Research: Trends & Conclusions

With the benefit of over 17 years of research and tens of thousands of votes from clients and private practitioners, Who’s Who Legal takes a closer look at developing trends in worldwide product liability defence.

While product liability law requires a depth of expertise and a sophistication of strategy often found in boutique firms, it is also increasingly requiring an international dimension to its practice. As clients, regulators, justice systems and plaintiffs bars strive to maximise their efficiency, the legal market is continuing to evolve.

We received mixed reports regarding the levels of work being seen by the market’s leading players, but with a few exceptions it can generally be described as having plateaued. The resilience and longevity of domestic electricals has improved hugely, reducing the number of cases they generate. Aviation disasters are now few and far between relative to previous decades, although they do prompt large amounts of work when they occur. The automotive sector throws up the occasional large case, but asbestos work has been commoditised and is generally dealt with through schemes. Tobacco litigation has reached a point of stasis, the issues now well defined and unchanging. Recalls – increasingly likely to be voluntary – continue to drive work, alongside the traditional mix of litigation, avoidance, risk management, insurance, labelling and compliance, with some leading firms called to advise on research and product development as well. Food-related claims were repeatedly cited as an avenue of potential work, with dietary supplements, labelling and health claims coming under scrutiny. However, overall the main sources of work remain the same: pharmaceuticals and especially medical devices.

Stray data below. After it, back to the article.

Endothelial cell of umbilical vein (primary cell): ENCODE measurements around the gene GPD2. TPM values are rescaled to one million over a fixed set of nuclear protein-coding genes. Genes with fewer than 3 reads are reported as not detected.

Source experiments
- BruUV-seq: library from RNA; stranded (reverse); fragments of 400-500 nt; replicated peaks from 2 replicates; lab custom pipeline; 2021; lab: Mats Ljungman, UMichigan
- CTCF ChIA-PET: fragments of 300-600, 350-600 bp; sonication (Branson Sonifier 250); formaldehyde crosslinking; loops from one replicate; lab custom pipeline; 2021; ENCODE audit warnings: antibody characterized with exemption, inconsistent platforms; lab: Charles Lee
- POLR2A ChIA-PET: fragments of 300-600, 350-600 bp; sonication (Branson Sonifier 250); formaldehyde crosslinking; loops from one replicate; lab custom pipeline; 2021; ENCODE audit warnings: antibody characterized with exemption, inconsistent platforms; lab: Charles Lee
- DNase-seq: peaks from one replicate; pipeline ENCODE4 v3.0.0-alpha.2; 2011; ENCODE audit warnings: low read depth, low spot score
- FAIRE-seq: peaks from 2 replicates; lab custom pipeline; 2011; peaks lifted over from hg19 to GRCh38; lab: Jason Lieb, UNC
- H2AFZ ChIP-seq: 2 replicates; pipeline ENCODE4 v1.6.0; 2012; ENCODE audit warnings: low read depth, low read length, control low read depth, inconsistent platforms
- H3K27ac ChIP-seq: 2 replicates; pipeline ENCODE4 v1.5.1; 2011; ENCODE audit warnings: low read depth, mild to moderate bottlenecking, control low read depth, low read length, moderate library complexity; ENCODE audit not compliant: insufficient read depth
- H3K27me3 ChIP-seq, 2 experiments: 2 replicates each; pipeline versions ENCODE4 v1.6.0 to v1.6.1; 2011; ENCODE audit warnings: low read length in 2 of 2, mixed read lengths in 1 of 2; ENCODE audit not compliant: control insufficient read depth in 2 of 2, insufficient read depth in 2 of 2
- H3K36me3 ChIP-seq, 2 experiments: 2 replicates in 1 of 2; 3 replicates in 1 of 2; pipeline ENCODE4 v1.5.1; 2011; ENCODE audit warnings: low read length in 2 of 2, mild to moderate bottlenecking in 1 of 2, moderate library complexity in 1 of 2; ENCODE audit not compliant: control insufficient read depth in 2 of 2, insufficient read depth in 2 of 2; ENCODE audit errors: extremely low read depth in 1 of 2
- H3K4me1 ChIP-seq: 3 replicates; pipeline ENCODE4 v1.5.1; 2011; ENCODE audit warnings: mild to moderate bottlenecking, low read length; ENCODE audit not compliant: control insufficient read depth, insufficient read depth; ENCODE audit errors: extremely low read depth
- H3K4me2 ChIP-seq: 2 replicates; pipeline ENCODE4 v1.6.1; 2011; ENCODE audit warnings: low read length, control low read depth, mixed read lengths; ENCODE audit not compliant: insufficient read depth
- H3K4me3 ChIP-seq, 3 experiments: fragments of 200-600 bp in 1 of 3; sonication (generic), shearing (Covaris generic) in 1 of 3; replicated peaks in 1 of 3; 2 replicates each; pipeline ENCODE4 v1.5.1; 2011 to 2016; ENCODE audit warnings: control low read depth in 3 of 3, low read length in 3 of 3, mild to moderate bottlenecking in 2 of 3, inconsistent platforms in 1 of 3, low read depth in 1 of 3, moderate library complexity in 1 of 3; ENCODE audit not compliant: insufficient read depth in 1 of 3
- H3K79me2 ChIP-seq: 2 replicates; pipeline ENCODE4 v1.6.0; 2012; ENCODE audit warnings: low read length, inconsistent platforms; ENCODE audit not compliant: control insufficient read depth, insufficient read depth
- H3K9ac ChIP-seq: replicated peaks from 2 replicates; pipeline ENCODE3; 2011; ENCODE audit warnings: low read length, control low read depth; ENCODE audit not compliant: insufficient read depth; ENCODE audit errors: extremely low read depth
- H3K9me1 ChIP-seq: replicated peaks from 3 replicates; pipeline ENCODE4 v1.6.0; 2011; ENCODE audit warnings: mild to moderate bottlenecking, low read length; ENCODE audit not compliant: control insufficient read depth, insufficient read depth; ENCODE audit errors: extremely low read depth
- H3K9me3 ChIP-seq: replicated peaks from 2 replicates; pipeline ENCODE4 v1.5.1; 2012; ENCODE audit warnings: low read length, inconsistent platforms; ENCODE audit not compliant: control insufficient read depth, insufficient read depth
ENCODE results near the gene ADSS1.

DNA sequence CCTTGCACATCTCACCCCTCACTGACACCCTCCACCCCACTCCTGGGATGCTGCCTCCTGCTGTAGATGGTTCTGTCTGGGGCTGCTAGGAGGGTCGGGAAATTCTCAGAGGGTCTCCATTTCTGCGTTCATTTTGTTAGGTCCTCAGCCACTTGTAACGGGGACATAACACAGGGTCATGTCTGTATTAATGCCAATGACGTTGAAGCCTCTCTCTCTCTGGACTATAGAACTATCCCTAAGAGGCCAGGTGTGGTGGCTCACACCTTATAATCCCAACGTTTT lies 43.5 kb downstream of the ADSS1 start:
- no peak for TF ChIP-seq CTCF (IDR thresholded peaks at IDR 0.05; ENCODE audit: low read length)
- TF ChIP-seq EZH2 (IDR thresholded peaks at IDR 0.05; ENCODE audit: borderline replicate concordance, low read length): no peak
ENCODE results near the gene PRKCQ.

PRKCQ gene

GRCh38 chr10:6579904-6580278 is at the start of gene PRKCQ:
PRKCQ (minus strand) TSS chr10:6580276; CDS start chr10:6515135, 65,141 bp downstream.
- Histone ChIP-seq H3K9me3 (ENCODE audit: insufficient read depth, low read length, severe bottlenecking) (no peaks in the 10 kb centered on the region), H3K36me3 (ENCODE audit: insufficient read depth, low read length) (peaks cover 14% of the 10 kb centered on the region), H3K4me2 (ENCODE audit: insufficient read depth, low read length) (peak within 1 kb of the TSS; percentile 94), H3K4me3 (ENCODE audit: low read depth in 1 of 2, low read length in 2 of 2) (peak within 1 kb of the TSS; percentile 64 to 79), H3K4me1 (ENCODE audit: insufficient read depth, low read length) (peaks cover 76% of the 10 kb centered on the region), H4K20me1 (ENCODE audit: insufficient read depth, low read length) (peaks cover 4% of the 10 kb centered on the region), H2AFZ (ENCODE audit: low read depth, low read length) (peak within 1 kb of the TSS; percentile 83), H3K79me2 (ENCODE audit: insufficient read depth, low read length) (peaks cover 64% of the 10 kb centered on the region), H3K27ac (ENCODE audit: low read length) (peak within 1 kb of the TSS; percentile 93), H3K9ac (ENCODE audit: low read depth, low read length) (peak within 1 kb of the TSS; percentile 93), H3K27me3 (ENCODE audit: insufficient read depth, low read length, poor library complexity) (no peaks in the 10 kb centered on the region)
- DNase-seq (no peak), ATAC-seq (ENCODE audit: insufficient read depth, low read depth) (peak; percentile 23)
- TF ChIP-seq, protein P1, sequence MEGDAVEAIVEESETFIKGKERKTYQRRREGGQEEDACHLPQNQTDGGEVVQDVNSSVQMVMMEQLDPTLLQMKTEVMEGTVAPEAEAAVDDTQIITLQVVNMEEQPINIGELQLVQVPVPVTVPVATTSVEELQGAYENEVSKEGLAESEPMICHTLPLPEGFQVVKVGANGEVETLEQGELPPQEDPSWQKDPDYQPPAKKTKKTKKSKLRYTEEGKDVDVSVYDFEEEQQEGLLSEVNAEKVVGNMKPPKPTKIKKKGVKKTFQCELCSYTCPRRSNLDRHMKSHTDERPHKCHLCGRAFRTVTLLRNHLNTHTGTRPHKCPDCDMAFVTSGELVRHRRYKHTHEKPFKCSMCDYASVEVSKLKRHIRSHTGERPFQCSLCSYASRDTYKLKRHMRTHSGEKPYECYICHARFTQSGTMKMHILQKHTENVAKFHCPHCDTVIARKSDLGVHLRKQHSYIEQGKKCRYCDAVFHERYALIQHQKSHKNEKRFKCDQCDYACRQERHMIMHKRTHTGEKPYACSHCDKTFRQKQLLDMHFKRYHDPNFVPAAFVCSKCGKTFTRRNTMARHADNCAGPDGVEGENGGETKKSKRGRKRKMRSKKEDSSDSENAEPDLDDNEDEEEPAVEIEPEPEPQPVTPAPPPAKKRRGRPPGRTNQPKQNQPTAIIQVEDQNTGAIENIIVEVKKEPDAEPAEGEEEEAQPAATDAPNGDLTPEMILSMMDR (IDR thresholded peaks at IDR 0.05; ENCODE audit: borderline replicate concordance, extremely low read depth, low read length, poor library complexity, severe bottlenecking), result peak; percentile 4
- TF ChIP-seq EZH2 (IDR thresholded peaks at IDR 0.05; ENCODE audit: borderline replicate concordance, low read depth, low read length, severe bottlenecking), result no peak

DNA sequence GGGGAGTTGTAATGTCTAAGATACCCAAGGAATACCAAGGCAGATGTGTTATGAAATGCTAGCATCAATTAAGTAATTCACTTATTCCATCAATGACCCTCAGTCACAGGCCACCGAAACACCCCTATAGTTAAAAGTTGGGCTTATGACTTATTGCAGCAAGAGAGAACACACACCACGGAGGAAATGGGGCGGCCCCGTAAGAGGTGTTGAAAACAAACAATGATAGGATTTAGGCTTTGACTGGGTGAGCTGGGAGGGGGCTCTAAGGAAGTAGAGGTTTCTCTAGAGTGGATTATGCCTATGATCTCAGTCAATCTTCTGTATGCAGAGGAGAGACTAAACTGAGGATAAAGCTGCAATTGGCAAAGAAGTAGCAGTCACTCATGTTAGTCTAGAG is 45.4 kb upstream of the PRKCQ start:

In order to do this kind of work on the scale that law firm economics demand, major firms are focusing exclusively on products that have mass – or at least very broad – use. The focus is on issues where potentially thousands of people are exposed, rather than single users who have been injured, and in practice this means the focus falls on the pharmaceutical industry. The diversity of the products pharma companies produce and the range of their side effects, multiplied by the new science that reaches the market on a regular basis, generates a volume of work that requires larger international firms. However, even in this industry the amount of work has levelled off, and this is said to be part of a wider trend rather than an isolated pause. “It is difficult and expensive to bring and win these cases,” said one expert, citing recent court decisions in the US reducing their scope, changes to the regulations governing the recovery of success fees from defendants, and an increasing comfort on the defence side with multi-district litigations also slowing down the progress of actions that are brought. “Things get aggregated and consolidated and almost all end up in settlements” said one US lawyer. “You see very few ‘bet the company’ litigations now.” We received multiple reports of cases settling even when defendable, to avoid expense and any potential unintended consequences.